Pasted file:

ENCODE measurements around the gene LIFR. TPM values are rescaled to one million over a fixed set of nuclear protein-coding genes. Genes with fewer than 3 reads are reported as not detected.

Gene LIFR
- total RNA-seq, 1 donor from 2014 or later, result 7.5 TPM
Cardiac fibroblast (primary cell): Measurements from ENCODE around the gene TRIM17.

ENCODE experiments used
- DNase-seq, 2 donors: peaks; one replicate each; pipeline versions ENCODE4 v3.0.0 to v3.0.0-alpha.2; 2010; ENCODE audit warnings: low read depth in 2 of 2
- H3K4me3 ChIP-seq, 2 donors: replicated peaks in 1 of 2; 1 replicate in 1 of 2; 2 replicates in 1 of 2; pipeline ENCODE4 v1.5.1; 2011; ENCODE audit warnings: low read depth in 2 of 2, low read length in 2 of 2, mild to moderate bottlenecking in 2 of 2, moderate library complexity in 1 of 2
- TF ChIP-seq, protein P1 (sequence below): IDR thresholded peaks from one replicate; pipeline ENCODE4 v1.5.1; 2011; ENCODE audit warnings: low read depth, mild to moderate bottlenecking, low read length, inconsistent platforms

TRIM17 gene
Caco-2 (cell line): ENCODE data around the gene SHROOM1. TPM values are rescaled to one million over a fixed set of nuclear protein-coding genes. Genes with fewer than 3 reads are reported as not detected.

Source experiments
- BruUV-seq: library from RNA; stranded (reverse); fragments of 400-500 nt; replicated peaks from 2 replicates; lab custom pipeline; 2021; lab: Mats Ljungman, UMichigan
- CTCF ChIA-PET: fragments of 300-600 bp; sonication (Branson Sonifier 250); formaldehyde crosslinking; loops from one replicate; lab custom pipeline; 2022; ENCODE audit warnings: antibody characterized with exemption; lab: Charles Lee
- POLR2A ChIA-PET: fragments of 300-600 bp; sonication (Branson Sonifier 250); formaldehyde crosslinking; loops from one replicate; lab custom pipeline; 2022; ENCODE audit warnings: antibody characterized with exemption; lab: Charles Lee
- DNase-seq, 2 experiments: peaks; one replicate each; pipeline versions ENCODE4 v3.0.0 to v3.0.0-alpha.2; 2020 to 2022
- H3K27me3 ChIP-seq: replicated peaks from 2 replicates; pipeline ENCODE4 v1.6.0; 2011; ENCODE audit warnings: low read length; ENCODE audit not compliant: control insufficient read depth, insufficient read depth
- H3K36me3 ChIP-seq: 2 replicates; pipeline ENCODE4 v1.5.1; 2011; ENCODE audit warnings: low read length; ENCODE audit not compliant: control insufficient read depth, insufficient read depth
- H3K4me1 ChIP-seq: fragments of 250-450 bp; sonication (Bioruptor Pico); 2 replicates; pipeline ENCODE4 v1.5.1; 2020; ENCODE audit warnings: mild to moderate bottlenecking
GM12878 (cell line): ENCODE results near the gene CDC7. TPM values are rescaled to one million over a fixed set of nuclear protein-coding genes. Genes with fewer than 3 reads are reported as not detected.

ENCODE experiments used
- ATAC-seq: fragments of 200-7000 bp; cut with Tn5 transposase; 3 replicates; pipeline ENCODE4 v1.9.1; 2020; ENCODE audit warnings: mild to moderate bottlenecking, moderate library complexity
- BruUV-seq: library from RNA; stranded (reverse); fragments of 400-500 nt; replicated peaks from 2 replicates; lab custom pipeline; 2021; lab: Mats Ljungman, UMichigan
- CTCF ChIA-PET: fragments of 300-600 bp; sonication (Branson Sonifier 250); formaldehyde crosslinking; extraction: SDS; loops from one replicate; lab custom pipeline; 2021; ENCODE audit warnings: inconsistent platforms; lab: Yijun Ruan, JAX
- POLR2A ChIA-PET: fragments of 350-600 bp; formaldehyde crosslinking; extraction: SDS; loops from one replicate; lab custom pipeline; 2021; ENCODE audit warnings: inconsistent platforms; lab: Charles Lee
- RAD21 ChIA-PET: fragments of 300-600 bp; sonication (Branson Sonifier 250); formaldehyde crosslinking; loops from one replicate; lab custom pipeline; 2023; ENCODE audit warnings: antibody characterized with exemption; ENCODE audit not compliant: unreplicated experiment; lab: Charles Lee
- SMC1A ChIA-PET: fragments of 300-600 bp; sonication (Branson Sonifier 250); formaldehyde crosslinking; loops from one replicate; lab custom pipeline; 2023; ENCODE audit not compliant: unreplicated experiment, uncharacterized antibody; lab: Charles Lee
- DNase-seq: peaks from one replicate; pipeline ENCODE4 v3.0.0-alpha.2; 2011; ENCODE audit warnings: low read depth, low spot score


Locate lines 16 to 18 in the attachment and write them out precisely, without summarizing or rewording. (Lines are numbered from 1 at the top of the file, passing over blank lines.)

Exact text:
- H3K27me3 ChIP-seq: replicated peaks from 2 replicates; pipeline ENCODE4 v1.6.0; 2011; ENCODE audit warnings: low read length; ENCODE audit not compliant: control insufficient read depth, insufficient read depth
- H3K36me3 ChIP-seq: 2 replicates; pipeline ENCODE4 v1.5.1; 2011; ENCODE audit warnings: low read length; ENCODE audit not compliant: control insufficient read depth, insufficient read depth
- H3K4me1 ChIP-seq: fragments of 250-450 bp; sonication (Bioruptor Pico); 2 replicates; pipeline ENCODE4 v1.5.1; 2020; ENCODE audit warnings: mild to moderate bottlenecking